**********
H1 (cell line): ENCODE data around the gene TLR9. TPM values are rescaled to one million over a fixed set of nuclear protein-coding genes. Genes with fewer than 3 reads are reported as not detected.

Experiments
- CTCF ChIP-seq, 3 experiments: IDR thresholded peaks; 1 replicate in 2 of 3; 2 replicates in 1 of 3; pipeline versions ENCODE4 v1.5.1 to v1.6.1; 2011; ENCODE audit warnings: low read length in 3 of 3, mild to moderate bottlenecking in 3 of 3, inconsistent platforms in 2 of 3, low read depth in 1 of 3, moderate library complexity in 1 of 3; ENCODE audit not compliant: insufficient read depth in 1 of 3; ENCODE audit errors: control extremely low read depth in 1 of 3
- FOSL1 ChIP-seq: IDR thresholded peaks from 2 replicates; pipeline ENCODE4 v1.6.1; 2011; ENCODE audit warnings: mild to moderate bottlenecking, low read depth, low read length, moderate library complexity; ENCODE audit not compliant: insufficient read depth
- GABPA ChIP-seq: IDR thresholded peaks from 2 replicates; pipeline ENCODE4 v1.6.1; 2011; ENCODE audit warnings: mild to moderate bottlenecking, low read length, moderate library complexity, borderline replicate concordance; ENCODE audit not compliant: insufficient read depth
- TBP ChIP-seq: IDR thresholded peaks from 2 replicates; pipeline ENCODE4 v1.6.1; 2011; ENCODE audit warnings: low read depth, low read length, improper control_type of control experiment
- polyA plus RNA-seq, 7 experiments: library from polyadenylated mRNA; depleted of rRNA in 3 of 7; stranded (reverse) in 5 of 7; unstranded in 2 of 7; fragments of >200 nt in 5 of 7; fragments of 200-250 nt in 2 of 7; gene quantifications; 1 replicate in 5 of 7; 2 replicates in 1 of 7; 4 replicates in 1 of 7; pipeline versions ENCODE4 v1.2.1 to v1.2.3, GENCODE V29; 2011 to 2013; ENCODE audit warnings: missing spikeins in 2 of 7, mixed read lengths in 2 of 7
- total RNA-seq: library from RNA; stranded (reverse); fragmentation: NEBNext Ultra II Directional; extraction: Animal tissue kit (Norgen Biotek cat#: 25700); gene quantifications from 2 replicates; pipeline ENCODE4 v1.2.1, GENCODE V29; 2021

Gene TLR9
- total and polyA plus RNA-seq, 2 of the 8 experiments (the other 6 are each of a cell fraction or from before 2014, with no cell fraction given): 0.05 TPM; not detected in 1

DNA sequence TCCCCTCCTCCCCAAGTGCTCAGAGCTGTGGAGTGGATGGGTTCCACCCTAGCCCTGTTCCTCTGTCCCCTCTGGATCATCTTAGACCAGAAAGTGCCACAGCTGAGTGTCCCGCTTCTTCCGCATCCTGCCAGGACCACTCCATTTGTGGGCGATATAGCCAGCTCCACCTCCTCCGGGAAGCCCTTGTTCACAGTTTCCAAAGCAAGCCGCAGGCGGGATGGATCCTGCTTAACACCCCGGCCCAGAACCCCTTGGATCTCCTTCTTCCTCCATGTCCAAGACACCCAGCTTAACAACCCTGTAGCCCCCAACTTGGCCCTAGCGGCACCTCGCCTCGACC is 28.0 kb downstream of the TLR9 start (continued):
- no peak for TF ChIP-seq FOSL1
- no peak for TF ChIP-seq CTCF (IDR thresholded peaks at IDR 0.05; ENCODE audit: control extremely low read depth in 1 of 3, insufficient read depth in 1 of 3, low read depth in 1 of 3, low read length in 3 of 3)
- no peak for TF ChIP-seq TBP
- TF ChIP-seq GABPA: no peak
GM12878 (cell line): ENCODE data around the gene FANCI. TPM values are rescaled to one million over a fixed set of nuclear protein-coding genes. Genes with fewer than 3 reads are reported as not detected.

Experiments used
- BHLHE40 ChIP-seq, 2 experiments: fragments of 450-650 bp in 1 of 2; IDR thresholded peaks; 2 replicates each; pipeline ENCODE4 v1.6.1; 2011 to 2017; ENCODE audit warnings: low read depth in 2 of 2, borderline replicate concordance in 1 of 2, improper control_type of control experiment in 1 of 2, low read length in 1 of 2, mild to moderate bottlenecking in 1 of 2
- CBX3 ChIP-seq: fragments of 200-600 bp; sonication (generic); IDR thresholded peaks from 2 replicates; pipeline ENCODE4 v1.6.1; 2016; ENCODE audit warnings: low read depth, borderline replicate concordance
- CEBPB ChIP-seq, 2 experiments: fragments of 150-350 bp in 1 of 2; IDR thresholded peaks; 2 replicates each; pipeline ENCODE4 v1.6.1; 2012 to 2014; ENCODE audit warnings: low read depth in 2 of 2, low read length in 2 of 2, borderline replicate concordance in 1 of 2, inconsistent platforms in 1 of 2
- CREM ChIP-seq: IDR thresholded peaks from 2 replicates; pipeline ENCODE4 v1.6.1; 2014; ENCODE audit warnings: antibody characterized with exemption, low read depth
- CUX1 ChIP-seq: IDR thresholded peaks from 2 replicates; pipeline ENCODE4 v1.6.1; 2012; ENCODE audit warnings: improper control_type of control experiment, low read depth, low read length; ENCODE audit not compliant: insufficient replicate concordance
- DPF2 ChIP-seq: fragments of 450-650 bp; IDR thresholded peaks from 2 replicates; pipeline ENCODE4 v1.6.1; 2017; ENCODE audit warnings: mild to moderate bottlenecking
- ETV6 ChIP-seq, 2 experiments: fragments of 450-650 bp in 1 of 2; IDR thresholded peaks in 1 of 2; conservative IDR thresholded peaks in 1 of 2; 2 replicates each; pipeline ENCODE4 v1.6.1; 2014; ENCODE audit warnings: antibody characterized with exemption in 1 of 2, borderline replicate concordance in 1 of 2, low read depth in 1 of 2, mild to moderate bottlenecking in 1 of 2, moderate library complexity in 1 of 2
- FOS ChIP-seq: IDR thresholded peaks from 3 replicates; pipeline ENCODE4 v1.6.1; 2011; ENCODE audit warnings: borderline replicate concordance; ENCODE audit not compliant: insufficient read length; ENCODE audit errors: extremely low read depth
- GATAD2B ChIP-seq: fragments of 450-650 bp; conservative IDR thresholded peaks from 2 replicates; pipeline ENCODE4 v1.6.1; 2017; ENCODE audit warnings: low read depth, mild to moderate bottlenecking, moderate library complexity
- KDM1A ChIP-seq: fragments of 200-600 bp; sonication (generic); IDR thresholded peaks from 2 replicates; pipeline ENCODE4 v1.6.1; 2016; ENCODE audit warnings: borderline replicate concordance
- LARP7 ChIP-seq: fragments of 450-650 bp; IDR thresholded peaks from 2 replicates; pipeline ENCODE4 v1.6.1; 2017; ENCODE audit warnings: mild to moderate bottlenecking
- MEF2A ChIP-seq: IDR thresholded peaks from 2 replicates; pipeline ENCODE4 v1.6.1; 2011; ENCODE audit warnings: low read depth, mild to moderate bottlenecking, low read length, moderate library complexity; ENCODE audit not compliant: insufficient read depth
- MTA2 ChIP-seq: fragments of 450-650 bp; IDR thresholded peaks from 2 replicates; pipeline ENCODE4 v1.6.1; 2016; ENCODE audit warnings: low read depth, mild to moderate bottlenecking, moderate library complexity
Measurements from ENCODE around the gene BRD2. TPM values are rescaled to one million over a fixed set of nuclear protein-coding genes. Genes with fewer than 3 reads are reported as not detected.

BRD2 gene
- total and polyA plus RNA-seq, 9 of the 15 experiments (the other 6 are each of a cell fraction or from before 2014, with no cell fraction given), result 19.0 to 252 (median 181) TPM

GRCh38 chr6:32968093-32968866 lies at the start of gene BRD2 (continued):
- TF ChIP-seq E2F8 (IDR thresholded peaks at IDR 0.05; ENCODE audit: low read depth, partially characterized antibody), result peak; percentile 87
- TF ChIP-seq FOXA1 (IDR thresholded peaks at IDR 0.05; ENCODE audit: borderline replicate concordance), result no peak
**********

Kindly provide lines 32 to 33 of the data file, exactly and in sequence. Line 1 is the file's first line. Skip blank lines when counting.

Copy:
BRD2 gene
- total and polyA plus RNA-seq, 9 of the 15 experiments (the other 6 are each of a cell fraction or from before 2014, with no cell fraction given), result 19.0 to 252 (median 181) TPM